Ana Lucia Araujo, Public Memory of Slavery: Victims and Perpetrators in the South Atlantic. Amherst, N.Y: Cambria Press, 2010.
If recent scholarship has focused on the memory of slavery in the United States, few works have dealt with the public memory of slavery from a transnational perspective. When examining the role of the African Diaspora in the reconstructions of the slave past, most authors have limited their analysis to the African American community and have overlooked the importance of the South Atlantic region, in which Africa and South America play a crucial role.
In this book, Ana Lucia Araujo argues that despite the rupture provoked by the Atlantic slave trade, the Atlantic Ocean was never a physical barrier that prevented the exchanges between the two sides; it was instead a corridor that allowed the production of continuous relations. Araujo shows that the memorialization of slavery in Brazil and Benin was not only the result of survivals from the period of the Atlantic slave trade but also the outcome of a transnational movement that was accompanied by the continuous intervention of institutions and individuals who promoted the relations between Brazil and Benin. Araujo insists that the circulation of images was, and still is, crucial to the development of reciprocal cultural, religious, and economic exchanges and to defining what is African in Brazil and what is Brazilian in Africa. In this context, the South Atlantic is conceived as a large zone in which the populations of African descent undertake exchanges and modulate identities, a zone where the European and the Amerindian identities were also appropriated in order to build its own nature.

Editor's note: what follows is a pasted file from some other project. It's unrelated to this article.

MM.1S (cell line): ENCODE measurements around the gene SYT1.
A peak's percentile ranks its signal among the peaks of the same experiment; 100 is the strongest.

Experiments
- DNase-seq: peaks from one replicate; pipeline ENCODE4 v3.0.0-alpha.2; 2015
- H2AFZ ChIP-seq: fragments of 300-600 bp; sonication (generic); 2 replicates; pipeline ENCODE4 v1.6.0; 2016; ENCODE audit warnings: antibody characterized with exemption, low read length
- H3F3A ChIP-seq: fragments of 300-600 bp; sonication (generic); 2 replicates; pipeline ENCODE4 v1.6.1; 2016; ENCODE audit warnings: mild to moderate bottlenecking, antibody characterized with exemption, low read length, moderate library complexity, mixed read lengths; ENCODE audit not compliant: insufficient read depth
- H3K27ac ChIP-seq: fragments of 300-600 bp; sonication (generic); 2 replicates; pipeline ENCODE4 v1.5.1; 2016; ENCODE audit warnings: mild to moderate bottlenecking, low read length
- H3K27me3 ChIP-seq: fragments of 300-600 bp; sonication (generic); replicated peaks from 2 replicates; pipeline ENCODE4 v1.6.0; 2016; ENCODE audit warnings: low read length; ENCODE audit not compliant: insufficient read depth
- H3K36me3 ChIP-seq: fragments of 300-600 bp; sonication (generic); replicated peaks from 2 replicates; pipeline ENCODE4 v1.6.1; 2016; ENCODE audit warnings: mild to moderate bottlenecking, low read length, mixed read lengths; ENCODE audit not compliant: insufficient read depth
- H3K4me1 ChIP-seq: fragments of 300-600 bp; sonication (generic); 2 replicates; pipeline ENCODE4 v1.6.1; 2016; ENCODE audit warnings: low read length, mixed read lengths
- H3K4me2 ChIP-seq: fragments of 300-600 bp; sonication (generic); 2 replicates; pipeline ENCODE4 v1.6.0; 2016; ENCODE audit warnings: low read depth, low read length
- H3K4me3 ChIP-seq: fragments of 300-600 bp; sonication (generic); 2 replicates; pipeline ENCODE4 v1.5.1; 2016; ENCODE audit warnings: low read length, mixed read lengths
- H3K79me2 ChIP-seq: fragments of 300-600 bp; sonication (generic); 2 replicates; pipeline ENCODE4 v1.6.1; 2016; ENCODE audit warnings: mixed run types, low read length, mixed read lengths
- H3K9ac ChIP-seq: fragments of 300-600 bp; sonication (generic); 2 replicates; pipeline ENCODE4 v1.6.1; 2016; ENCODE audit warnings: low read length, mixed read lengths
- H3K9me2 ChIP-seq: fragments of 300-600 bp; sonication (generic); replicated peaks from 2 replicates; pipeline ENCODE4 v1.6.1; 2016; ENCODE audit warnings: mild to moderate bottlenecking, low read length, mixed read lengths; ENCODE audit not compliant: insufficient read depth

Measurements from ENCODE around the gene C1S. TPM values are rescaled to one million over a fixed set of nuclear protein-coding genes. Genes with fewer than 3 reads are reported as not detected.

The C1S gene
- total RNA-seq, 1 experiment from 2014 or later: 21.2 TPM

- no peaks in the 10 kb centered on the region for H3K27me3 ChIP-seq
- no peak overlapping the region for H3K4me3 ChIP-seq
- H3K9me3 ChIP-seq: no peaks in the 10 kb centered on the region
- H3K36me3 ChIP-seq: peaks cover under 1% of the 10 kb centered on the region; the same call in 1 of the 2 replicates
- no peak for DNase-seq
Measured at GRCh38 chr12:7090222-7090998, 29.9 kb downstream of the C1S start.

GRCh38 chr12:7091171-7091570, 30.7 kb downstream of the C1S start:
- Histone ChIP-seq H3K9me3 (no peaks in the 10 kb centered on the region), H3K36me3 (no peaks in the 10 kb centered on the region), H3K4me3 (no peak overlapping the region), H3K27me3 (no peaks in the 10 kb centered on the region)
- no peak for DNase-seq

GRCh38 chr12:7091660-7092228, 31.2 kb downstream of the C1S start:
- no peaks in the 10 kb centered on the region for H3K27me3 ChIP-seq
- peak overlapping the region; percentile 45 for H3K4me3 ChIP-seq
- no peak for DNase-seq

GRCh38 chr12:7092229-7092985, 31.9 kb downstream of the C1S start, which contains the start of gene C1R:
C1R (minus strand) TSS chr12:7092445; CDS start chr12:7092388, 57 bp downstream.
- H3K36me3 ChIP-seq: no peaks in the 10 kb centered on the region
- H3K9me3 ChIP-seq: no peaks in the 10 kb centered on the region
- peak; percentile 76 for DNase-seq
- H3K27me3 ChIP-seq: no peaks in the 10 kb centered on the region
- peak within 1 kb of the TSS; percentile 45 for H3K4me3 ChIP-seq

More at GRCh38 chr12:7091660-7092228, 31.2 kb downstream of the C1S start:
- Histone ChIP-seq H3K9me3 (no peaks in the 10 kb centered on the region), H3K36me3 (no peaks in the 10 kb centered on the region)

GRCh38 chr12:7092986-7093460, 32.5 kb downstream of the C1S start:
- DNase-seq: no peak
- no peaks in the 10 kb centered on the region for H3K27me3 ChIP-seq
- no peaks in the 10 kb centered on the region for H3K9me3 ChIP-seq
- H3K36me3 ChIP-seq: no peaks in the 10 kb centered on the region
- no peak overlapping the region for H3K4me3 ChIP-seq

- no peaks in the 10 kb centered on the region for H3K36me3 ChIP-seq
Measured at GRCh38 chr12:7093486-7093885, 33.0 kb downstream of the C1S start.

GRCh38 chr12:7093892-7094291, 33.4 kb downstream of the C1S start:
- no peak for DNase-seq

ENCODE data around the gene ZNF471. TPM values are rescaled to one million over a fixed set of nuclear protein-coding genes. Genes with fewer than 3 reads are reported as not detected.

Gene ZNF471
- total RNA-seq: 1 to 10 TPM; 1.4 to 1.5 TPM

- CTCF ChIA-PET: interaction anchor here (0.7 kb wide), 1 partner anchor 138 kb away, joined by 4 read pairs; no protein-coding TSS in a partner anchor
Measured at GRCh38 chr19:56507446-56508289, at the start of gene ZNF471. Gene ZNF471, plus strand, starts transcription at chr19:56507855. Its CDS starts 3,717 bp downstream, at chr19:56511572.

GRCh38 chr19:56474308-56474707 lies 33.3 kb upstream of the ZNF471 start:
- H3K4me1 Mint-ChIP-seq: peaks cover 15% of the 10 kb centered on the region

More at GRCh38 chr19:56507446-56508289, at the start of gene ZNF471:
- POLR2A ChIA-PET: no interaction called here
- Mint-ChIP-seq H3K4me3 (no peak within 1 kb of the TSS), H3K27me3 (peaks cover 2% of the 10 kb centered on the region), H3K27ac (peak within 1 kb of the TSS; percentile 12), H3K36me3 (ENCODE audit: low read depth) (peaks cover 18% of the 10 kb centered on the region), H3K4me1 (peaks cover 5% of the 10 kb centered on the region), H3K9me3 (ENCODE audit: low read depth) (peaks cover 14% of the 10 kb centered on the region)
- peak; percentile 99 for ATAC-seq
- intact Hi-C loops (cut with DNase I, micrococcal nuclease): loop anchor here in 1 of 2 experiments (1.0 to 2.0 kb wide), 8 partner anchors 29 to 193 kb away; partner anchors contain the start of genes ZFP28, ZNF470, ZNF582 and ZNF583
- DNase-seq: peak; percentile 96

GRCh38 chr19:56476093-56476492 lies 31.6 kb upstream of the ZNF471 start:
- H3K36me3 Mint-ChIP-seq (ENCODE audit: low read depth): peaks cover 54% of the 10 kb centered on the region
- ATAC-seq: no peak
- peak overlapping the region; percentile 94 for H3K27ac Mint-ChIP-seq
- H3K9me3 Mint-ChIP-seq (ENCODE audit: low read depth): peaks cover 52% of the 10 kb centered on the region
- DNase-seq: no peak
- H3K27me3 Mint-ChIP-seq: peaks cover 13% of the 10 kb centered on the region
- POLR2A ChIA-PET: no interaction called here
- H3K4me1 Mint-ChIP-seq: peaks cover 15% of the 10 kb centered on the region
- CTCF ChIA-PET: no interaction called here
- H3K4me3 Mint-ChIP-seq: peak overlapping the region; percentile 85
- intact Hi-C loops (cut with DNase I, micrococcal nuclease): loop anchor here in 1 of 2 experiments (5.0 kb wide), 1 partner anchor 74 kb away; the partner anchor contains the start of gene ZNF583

This book shows that the public memory of slavery and the Atlantic slave trade in the South Atlantic is plural; it is conveyed not only by the descendants of the victims but also by the descendants of perpetrators. Although the slave past is a critical issue in societies that largely relied on slave labor and where the heritage of slavery is still present, the memories of this past remain very often restricted to the private space. This book shows how in Brazil and Benin social actors appropriated the slave past to build new identities, fight against social injustice, and in some cases obtain political prestige. The book illuminates how the public memory of slavery in Brazil and Benin contributes to the rise of the South Atlantic as an autonomous zone of claim for recognition for those peoples and cultures that were cruelly broken, dispersed, and depreciated by the Atlantic slave trade.